Pro-Bush professors in Belgium
Republican professors may be scarce in the US. In Europe, pro-Bush professors are even more rare. But still, they exist. Yesterday, Marc Cogen appeared on Nachtwacht, a discussion program on Flemish public television VRT. Cogen is a professor in international law at Ghent University. He challenged Dutch journalist Henk Hofland of NRC Handelsblad, who thinks that the Middle East should solve its own problems and that the West should not impose democracy with arms. Cogen did not agree:
The people in the Middle East do not have the ability to fight terrorism and dictatorship by themselves. In a world that has become much more dangerous than during the Cold War, we need the United States as a watchdog in the Middle East. Our western form of democracy can really work in the Middle East, but you need real power to convince and force the local dictators into the necessary reforms. American soldiers should stay in Iraq for at least 20 years, to prevent civil war.
Dialogue alone will not work. Europe is talking with the Arab world for 30 years now, with a lot of diplomats, experts and committees. The result? Very few reforms, and no solutions. I find it amazing how Europe keeps believing in something that yields no results. And they have the same attitude towards Africa, where the problems are even greater. Europe believes that by throwing money and experts at the problems, they will disappear. The hard conclusion should be that with some regimes, talking is useless. Even economic sanctions do not help, as they reinforce the local dictatorship, and make only the people suffer, and not the elites.
Technology and comfort can only be created in democratic societies. Sure, countries where dictators or fundamentalists rule, can consume technology, but they are not able to create it. Creativity and inventivity can only flourish in a democracy.
Henk Hofland has the opposite view. According to him, economic development will automatically lead to democracy, in time. Yeah right Henk, look at Saudi Arabia, an excellent counter-example of your theory. Jan Leyers, the moderator of the debate, hit the nail on the head with this (rhetorical) question:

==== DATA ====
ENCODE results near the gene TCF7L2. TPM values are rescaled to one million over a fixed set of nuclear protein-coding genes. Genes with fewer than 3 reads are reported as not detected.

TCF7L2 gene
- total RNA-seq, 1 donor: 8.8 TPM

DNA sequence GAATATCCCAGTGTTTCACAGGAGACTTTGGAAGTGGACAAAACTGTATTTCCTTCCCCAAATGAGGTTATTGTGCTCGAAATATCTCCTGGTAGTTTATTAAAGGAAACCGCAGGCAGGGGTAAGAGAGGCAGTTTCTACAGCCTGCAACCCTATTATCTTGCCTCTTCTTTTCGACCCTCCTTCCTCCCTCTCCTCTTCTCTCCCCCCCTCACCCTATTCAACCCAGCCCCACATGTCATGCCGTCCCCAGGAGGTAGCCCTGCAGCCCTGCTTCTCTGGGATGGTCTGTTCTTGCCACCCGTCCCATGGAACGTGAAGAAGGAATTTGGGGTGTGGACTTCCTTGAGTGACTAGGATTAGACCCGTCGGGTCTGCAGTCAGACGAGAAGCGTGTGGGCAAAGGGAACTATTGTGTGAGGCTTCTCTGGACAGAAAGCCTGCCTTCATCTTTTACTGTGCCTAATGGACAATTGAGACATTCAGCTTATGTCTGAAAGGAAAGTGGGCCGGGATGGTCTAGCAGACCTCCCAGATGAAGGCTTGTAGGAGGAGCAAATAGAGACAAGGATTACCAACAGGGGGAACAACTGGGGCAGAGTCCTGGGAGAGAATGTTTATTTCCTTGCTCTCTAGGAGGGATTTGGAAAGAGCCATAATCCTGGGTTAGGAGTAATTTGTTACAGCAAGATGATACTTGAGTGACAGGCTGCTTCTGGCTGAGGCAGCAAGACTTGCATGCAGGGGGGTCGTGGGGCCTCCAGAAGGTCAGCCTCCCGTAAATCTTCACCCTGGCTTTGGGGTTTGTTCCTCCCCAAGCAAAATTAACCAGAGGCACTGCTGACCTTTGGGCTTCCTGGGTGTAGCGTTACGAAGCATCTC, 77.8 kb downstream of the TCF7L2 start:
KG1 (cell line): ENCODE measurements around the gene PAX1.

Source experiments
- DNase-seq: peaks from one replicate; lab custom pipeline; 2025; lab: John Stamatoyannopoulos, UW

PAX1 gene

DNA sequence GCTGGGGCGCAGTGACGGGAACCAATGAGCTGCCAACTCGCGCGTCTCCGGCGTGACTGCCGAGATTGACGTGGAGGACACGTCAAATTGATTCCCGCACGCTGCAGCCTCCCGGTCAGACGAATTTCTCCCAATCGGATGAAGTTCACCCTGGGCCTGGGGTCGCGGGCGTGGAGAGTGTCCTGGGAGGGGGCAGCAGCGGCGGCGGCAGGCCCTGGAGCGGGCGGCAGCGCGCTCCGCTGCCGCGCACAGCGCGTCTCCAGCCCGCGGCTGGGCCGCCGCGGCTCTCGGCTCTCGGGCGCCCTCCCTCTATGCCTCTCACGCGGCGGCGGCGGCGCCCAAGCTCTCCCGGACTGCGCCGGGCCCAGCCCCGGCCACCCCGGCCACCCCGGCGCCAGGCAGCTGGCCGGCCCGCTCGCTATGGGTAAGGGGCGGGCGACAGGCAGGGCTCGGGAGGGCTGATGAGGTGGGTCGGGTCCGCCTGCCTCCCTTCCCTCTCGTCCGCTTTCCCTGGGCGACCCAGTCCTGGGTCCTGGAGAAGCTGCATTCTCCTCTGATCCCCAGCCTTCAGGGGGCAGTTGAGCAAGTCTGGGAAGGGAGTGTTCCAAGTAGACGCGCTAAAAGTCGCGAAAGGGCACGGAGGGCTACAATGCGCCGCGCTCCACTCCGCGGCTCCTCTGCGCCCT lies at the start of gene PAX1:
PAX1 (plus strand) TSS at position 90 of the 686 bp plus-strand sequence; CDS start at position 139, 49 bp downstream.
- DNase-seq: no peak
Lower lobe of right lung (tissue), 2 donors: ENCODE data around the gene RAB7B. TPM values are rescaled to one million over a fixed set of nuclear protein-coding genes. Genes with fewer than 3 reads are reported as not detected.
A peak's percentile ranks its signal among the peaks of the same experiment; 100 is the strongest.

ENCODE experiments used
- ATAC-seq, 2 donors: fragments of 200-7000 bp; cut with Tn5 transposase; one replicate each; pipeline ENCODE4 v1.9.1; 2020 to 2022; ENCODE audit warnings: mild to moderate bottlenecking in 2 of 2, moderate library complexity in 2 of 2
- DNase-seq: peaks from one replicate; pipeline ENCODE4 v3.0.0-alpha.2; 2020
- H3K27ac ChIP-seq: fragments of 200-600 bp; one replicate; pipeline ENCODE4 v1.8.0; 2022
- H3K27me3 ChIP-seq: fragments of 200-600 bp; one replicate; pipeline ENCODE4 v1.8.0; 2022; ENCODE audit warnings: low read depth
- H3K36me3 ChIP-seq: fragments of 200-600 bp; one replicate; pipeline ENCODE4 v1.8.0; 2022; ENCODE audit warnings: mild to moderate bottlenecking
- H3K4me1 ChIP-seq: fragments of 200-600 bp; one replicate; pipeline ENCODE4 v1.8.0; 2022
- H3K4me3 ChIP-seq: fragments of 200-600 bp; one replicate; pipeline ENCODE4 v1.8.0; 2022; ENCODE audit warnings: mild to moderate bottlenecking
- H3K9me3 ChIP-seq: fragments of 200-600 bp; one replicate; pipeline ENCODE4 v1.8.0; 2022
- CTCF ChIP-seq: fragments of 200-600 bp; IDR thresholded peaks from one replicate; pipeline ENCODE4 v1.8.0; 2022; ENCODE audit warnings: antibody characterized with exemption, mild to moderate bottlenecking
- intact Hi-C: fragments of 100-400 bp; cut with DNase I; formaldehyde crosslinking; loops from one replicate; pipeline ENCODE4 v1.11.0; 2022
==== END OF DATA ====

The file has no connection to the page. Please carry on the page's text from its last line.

If you were thrown in jail by Saddam, would you care if you were wearing blue jeans or lumps?
And Cogen continued, painting the superiority of democracy and free markets above marxism, theocracy and dictatorship. He also mentioned Iran.
Free markets and democracy have not been invented by philosophers. They have grown naturally and organically out of habits, practices and traditions. They are the least worse system.
It is unthinkable that the current regime in Iran would be allowed to have nuclear weapons. This would be an immense problem. Any action to prevent this, militarily or otherwise, is allowed.
Another outspoken supporter of US international policy is professor Boudewijn Bouckaert. He is a law professor at Ghent University, and is currently an Erasmus lecturer at Harvard University. In 2003, he wrote this about the gap between Europe and the U.S. (translated quote):
Continental Europe is evolving towards a socialist economy where the state absorbs and redistributes the largest part of the national product. The private sector is tolerated as a cow to be milked to the limits of the sustainable. Entrepreneurs are diabolized by the socialist-bureaucratic elites as scrooges, polluters, tax evaders etc.